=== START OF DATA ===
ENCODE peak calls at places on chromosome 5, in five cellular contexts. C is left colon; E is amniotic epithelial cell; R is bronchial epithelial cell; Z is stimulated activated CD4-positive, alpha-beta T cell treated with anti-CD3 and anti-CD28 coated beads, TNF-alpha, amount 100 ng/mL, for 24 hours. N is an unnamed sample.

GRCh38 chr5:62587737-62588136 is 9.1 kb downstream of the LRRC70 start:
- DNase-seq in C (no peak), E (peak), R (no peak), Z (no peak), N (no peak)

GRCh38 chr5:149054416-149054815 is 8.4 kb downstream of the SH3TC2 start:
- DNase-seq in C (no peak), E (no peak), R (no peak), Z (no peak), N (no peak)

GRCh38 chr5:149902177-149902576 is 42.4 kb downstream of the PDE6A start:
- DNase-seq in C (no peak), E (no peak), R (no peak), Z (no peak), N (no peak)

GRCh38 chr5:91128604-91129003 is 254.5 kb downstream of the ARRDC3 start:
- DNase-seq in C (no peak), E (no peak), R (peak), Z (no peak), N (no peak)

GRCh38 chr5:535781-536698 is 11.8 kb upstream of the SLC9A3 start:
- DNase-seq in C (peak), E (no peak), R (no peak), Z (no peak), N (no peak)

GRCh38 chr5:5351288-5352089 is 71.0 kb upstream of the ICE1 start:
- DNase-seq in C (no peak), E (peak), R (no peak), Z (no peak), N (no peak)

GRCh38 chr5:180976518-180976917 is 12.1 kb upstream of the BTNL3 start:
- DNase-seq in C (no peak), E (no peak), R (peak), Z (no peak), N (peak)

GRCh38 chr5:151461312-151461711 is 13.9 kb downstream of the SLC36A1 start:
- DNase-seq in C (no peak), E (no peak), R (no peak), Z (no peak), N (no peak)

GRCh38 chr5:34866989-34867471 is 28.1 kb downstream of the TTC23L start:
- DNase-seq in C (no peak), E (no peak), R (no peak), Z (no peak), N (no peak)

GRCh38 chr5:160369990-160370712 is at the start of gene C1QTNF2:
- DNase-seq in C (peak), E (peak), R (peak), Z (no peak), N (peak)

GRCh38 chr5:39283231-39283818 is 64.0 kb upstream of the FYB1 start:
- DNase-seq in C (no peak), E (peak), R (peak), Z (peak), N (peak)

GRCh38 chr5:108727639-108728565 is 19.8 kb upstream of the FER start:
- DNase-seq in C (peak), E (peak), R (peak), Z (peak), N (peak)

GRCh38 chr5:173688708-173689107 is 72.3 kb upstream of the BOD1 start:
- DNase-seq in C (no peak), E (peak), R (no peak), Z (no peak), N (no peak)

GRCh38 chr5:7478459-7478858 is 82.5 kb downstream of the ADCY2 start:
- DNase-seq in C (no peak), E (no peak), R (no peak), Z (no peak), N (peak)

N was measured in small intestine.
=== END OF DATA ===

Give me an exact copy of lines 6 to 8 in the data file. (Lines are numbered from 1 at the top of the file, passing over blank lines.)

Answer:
GRCh38 chr5:149902177-149902576 is 42.4 kb downstream of the PDE6A start:
- DNase-seq in C (no peak), E (no peak), R (no peak), Z (no peak), N (no peak)

GRCh38 chr5:91128604-91129003 is 254.5 kb downstream of the ARRDC3 start: